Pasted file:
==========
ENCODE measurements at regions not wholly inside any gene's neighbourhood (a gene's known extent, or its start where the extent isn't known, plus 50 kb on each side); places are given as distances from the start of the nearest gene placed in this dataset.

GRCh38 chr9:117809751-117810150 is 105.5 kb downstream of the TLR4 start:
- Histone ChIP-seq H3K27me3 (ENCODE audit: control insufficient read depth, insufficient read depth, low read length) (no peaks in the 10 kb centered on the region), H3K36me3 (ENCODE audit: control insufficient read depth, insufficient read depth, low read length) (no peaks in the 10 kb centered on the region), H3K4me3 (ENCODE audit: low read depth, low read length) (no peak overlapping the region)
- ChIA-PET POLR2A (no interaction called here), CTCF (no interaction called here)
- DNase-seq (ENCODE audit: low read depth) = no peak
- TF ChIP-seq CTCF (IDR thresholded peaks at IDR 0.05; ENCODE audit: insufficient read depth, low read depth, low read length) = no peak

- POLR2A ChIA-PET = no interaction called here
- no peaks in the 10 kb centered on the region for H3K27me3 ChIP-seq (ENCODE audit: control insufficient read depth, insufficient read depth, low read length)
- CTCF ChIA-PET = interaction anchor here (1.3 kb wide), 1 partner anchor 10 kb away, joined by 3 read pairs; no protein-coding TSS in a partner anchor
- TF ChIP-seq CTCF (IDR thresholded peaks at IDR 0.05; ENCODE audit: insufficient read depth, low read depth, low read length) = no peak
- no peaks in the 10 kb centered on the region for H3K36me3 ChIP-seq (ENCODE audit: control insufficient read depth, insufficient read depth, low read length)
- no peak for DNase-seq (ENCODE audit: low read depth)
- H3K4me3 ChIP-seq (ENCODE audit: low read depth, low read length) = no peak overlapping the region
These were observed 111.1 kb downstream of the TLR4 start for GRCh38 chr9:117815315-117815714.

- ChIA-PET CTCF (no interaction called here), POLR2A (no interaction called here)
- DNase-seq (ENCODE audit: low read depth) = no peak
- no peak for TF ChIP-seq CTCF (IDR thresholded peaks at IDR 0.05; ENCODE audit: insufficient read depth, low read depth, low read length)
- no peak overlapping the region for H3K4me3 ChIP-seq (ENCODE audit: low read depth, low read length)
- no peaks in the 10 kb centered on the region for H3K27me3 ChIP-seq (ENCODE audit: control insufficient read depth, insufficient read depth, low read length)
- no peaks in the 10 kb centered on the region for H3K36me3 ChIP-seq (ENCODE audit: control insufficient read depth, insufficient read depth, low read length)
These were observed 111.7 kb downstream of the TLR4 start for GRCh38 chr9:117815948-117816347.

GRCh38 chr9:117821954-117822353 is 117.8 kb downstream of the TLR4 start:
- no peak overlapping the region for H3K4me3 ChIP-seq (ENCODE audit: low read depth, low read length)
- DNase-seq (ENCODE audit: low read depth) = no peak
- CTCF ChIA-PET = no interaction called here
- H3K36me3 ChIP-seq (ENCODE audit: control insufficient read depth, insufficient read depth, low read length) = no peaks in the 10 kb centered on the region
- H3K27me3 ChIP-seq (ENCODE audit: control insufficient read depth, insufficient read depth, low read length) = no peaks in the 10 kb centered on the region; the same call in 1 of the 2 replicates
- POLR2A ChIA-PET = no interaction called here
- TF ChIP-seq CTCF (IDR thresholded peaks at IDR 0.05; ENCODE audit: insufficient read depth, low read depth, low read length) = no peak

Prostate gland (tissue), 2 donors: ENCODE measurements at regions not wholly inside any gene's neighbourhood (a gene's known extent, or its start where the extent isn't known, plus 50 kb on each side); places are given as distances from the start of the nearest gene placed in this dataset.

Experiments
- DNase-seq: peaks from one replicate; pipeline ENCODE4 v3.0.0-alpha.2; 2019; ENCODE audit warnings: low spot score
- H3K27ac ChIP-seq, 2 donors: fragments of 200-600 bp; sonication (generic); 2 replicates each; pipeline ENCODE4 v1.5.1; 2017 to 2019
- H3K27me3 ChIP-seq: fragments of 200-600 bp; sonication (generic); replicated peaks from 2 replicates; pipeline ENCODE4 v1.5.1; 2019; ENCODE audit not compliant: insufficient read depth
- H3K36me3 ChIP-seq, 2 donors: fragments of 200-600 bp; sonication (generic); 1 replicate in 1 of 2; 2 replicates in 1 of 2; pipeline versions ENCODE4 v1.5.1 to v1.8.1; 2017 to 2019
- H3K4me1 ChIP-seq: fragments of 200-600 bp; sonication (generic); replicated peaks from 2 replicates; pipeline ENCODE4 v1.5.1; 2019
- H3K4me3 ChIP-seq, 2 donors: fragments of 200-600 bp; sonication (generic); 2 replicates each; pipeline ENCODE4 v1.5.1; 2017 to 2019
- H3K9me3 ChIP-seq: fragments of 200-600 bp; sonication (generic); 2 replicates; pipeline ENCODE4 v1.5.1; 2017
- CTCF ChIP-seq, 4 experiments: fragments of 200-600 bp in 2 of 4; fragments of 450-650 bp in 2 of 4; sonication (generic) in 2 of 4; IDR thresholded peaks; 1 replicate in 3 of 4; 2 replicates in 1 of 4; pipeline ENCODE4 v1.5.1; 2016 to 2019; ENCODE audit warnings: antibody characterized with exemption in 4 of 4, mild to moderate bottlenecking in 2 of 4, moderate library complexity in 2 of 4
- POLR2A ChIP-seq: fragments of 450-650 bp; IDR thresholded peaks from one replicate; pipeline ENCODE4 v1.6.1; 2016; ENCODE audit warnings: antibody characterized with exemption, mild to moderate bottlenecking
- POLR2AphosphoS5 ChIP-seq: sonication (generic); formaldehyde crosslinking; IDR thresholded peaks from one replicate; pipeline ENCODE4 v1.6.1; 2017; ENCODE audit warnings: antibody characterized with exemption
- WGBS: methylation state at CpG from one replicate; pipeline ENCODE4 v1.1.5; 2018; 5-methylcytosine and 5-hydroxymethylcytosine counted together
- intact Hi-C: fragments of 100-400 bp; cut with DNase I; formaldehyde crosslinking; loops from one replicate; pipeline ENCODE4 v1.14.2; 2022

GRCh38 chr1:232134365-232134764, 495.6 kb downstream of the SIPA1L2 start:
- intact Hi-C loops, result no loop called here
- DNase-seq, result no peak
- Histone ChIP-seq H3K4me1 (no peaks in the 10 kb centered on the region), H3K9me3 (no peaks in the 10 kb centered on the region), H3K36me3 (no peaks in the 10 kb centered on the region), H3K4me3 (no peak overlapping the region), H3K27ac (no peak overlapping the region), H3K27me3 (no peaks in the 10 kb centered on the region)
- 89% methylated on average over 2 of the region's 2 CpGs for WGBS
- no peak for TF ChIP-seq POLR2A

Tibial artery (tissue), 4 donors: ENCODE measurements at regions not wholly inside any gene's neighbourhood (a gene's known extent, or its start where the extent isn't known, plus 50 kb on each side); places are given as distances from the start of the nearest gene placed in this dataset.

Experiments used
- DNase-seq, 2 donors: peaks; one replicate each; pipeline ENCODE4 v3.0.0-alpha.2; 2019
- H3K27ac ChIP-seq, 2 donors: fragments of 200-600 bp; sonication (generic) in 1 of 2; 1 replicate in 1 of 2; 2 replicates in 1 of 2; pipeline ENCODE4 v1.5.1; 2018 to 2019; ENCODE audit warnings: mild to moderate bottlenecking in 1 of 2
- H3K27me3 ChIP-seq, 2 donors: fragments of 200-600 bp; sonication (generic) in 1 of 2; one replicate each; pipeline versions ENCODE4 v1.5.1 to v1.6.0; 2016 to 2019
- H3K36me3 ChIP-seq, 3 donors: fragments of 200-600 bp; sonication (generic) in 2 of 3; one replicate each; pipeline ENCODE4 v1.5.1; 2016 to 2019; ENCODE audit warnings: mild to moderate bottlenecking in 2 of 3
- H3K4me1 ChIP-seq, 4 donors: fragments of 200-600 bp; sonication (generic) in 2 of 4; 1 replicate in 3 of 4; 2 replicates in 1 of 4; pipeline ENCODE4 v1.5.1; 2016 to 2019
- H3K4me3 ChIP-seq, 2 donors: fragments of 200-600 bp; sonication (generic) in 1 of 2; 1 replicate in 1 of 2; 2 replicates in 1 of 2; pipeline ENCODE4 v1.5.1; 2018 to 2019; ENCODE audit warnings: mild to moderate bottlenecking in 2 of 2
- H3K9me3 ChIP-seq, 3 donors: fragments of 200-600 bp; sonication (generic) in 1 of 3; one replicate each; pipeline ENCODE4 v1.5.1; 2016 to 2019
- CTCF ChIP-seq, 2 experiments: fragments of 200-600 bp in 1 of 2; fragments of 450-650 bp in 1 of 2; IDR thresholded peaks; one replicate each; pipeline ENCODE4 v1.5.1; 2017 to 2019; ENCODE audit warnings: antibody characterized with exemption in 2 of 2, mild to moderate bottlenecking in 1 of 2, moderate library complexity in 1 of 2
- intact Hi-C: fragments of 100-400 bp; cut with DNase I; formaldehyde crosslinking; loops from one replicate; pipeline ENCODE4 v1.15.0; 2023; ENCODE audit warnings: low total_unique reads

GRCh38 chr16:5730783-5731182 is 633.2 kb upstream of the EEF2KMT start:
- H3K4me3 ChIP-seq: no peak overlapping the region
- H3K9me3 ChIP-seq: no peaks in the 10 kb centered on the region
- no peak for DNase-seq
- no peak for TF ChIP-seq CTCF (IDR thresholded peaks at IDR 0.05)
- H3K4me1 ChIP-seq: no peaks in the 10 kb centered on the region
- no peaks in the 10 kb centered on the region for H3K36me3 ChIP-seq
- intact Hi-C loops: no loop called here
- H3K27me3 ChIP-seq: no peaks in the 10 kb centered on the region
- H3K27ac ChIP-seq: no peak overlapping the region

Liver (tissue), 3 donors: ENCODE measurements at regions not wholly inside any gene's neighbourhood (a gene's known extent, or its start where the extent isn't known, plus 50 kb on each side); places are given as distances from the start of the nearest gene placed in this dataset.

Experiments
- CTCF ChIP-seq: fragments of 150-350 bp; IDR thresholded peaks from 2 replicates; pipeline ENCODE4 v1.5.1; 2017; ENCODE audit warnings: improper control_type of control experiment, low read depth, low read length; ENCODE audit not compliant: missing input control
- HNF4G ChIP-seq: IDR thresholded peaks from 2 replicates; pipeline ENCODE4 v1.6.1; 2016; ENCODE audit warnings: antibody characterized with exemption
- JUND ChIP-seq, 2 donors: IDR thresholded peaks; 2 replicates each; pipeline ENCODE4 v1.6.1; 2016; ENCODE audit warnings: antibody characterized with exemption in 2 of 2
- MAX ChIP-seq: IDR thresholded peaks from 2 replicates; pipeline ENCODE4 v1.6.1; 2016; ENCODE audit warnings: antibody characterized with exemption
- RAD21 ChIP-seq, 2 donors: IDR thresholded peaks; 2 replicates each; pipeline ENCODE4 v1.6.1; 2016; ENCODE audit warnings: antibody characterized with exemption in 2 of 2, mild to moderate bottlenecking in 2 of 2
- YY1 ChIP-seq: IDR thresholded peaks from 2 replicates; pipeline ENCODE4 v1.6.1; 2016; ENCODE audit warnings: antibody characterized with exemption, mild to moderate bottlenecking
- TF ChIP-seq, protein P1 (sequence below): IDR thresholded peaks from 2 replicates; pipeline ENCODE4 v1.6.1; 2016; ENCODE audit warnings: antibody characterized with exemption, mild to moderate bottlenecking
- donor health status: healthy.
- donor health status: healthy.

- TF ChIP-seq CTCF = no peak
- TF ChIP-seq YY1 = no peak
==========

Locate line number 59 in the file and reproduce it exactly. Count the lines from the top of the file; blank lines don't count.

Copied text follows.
- CTCF ChIP-seq, 2 experiments: fragments of 200-600 bp in 1 of 2; fragments of 450-650 bp in 1 of 2; IDR thresholded peaks; one replicate each; pipeline ENCODE4 v1.5.1; 2017 to 2019; ENCODE audit warnings: antibody characterized with exemption in 2 of 2, mild to moderate bottlenecking in 1 of 2, moderate library complexity in 1 of 2